Second, if you’re selling your current property while buying another home, then the net effect of market fluctuations may cancel out. Say, for example, that the local market is on the upswing. You’ll probably be able to sell your current home for a good price. However, the home you purchase will likely also be priced to reflect the upswing. The same holds true when the market is down.

All that being said, there are some circumstances in which you need to consider market fluctuations when deciding whether or not to make a move. Call today for more information.

 

Moisture on Windows

 
 
 
You’re standing by your window admiring the view. Then you notice it. Moisture has built up around the edges of the glass. Should you worry?

It all depends on the reason for the build up.

Assuming you have traditional double-pane glass in your windows, there are a few things to look for if you notice moisture.

Often, moisture at the bottom of your windows is simply caused by too much humidity in your indoor air. If that’s the case, simply adjust your humidifier.

If the moisture is on the outside of the window, typically there’s also no problem with the window itself. It may have rained recently, or the outside humidity may have spiked causing the accumulation. Generally, there’s no reason for concern.

However, if the moisture is in between the two panes of glass, the seal has broken and surrounding air - along with its water content - has made its way in. This disrupts the thermal barrier of the window, reducing its energy efficiency. In fact, the glass might feel noticeably colder than your other windows on chilly days. In that case, you’ll need to replace the pane.

Similarly, if the moisture is coming in through only one spot - the bottom right corner for example - then you might have a leak. If you have a wood frame or sill, you may also notice a growing water stain. It’s important to get leaks fixed quickly. There may be water damage occurring within the frame that you cannot see.

 

Home Shopping and the Four-Legged Stool

 
 
 
What kind of stool is most likely to keep you from toppling over when you sit on it? Of course, two-legged stools won’t even stand on their own. Three-legged stools are okay, but still unstable. Four-legged stools are rock solid.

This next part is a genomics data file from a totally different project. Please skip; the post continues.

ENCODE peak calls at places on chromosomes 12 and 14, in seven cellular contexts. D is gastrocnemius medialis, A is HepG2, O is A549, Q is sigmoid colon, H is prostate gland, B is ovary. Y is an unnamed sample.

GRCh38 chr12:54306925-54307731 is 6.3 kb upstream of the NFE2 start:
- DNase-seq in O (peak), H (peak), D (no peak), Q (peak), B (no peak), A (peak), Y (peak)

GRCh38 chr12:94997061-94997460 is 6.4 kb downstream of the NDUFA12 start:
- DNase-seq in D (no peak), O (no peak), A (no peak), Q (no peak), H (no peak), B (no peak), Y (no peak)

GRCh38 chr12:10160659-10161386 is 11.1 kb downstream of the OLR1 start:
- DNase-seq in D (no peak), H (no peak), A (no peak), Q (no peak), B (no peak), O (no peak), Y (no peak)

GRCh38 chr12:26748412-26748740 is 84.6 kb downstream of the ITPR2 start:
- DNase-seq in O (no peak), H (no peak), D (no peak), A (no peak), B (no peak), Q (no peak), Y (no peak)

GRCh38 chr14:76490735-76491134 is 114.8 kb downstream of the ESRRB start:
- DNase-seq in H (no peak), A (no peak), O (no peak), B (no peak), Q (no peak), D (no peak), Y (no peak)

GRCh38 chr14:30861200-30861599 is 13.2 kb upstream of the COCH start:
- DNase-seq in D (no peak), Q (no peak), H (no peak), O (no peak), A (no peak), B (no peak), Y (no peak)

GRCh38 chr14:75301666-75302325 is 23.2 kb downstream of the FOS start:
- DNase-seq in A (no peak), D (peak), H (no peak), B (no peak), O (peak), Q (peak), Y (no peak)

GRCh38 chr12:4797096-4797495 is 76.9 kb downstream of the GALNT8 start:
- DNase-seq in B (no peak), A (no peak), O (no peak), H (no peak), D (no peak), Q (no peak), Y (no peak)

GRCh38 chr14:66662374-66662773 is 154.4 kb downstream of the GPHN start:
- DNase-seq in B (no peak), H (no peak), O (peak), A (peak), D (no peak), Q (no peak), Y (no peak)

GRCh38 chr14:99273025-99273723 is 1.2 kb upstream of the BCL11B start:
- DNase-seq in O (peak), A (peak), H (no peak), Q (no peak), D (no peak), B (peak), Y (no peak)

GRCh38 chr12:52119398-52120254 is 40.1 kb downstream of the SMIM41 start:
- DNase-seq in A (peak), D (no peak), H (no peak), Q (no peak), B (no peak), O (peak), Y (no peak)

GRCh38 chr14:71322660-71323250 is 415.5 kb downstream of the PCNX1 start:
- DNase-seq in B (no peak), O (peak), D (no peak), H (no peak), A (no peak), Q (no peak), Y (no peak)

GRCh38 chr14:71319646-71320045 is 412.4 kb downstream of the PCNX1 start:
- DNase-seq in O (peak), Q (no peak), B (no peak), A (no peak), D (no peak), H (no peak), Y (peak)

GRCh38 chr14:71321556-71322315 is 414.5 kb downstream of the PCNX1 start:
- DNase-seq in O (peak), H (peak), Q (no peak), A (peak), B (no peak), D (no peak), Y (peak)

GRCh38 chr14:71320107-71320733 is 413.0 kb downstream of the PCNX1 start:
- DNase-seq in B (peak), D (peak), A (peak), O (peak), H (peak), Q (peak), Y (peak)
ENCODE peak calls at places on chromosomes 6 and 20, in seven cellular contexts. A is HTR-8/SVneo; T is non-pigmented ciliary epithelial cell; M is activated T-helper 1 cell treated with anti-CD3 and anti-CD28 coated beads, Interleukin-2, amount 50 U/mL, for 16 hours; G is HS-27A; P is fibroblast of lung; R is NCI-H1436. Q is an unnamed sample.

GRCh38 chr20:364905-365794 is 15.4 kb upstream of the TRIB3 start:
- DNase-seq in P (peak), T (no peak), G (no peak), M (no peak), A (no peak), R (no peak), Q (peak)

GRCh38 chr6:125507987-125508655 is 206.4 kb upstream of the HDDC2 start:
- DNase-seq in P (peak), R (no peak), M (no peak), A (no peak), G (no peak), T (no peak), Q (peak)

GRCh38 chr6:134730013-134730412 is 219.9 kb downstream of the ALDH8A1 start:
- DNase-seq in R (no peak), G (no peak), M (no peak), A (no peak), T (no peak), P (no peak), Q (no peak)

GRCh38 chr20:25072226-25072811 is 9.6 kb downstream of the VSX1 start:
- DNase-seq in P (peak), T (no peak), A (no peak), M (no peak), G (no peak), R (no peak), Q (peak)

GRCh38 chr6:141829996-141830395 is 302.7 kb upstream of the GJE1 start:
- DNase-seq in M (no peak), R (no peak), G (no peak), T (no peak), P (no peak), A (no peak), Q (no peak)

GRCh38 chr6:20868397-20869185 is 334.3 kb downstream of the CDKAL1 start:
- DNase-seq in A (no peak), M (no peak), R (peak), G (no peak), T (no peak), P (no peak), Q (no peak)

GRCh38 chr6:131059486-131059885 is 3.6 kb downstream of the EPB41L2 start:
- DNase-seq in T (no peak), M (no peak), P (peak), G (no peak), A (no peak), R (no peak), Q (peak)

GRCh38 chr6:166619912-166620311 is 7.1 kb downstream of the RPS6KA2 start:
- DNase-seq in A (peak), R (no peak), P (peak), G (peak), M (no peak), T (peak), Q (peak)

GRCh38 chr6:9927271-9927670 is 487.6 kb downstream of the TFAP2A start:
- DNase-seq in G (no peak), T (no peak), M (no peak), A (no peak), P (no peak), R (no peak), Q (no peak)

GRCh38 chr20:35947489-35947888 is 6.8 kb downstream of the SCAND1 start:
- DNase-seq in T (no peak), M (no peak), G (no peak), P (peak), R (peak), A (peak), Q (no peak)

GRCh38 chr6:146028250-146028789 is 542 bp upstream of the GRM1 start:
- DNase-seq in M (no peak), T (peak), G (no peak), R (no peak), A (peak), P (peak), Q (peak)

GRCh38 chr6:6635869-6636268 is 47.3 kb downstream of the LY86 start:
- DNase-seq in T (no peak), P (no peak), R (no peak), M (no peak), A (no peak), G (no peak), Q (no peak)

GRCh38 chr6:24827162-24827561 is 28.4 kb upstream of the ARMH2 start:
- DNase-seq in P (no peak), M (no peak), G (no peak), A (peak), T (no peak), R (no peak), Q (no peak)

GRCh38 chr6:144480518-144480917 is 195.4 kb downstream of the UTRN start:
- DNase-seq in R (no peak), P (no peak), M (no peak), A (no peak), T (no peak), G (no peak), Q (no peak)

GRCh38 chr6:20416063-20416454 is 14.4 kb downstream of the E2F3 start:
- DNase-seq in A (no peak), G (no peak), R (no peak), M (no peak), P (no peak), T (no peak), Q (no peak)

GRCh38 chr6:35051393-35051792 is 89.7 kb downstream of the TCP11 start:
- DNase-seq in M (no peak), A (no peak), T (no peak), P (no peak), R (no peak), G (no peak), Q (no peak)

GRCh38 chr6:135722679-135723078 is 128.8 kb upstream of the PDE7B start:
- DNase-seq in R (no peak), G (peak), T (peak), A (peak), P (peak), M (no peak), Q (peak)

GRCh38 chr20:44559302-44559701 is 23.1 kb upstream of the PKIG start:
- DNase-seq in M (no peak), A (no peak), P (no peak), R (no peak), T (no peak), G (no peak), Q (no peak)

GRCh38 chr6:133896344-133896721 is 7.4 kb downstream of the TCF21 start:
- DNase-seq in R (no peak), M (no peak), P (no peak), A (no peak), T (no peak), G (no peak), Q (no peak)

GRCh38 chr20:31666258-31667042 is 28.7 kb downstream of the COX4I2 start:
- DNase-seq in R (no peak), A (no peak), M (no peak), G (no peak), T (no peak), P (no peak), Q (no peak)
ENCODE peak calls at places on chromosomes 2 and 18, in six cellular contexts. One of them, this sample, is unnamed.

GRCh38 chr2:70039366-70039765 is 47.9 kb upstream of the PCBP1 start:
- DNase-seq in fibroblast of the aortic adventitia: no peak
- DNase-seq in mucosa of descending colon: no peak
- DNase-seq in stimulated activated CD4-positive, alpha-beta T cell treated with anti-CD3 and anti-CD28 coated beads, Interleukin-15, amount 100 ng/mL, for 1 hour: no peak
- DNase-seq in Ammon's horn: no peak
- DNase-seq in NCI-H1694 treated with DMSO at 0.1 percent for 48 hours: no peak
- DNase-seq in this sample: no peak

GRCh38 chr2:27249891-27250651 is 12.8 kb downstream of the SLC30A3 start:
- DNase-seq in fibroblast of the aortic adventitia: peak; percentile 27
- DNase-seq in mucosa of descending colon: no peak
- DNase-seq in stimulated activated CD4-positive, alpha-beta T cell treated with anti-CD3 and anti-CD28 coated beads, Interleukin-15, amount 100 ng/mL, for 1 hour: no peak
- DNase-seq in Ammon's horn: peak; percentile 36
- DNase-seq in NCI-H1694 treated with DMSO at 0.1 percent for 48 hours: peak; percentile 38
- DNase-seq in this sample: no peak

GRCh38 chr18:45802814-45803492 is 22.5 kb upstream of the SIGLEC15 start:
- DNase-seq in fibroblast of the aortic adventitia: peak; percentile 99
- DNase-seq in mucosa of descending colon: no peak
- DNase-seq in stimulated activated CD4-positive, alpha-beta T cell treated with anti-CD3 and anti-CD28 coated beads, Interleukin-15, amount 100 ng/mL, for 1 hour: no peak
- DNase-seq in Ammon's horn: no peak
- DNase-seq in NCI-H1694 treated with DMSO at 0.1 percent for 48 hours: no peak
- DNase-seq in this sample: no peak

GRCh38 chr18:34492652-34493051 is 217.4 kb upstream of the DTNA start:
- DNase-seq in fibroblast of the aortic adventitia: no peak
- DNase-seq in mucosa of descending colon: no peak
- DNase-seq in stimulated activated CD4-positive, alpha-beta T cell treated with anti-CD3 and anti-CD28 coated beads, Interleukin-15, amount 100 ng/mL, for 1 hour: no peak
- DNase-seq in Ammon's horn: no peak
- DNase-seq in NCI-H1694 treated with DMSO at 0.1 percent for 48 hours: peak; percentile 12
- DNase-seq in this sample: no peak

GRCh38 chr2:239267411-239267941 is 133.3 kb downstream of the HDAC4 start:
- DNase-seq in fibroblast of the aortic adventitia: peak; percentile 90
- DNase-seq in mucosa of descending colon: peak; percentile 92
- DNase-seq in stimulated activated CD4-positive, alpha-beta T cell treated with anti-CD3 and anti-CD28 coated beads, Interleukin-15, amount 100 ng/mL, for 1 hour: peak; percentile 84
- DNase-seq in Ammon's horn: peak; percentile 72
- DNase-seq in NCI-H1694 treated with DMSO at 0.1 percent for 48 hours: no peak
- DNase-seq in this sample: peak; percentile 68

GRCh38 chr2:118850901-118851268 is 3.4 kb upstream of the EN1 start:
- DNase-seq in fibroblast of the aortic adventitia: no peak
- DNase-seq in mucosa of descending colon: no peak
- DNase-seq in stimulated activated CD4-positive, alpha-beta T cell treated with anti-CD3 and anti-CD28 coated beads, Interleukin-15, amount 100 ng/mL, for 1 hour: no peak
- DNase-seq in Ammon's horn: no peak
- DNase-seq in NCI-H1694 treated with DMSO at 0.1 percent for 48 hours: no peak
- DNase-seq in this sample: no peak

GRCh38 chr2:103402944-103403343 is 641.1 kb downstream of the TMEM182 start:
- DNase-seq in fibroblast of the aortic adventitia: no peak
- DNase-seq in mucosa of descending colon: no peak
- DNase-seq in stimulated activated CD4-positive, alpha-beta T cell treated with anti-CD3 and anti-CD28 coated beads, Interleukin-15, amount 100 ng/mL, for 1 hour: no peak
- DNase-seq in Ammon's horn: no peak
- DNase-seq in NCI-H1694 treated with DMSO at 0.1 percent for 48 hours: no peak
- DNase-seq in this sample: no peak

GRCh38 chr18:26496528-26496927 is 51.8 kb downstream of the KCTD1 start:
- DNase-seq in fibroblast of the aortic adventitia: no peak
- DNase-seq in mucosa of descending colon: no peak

What does this have to do with shopping for a new home?

Well, if you want to find the right home quickly and for the best price, you need to have four things in place - the four legs of the stool. They will help ensure the experience goes smoothly.

The first leg is your wish list. You need to have a clear picture of the type of home you want. How many bedrooms? A large deck? Don’t forget about the neighbourhood. Do you need to be close to major highways for ease of commuting?

The second leg is a pre-approved mortgage. Getting the financing handled upfront takes the guesswork out of what you can afford. And, sellers are more likely to take any offers you make more seriously.

The third leg is realistic expectations. Of homes that sell, 99% sell at or near their current market values. That doesn’t mean you can’t find a good deal. It does mean you’re unlikely to find a “steal”. Fortunately, there are likely several wonderful properties available within your price range.

The final leg of the stool is a great real estate professional. Choosing the right real estate professional is crucial to making your home shopping experience less stressful and more productive.

So, when you’re hunting for a new home, make sure you start with a stable “four-legged stool”. It will dramatically increase your chances of finding a home that fits your needs and budget.

Need help with that? Call today.

 

Notable, Quotable, Quotes!

“If you want to travel fast, go alone. If you want to travel far, go together.”
Chinese proverb

“Perfection is not attainable, but if we chase perfection we can catch excellence.”
Vince Lombardi

“There are two ways of spreading light: be the candle or the mirror that reflects it.”
Edith Wharton